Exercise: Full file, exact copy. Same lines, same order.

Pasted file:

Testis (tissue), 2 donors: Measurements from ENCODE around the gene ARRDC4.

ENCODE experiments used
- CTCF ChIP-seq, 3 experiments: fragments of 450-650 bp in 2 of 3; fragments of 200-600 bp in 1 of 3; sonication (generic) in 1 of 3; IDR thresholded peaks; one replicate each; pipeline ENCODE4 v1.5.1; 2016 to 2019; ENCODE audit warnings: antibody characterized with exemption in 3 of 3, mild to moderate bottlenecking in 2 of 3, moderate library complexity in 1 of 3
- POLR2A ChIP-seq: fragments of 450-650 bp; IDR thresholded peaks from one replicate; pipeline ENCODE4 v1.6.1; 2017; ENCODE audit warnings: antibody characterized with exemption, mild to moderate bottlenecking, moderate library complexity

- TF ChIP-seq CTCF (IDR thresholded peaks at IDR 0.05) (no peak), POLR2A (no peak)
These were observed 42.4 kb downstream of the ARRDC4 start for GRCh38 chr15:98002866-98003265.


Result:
Testis (tissue), 2 donors: Measurements from ENCODE around the gene ARRDC4.

ENCODE experiments used
- CTCF ChIP-seq, 3 experiments: fragments of 450-650 bp in 2 of 3; fragments of 200-600 bp in 1 of 3; sonication (generic) in 1 of 3; IDR thresholded peaks; one replicate each; pipeline ENCODE4 v1.5.1; 2016 to 2019; ENCODE audit warnings: antibody characterized with exemption in 3 of 3, mild to moderate bottlenecking in 2 of 3, moderate library complexity in 1 of 3
- POLR2A ChIP-seq: fragments of 450-650 bp; IDR thresholded peaks from one replicate; pipeline ENCODE4 v1.6.1; 2017; ENCODE audit warnings: antibody characterized with exemption, mild to moderate bottlenecking, moderate library complexity

- TF ChIP-seq CTCF (IDR thresholded peaks at IDR 0.05) (no peak), POLR2A (no peak)
These were observed 42.4 kb downstream of the ARRDC4 start for GRCh38 chr15:98002866-98003265.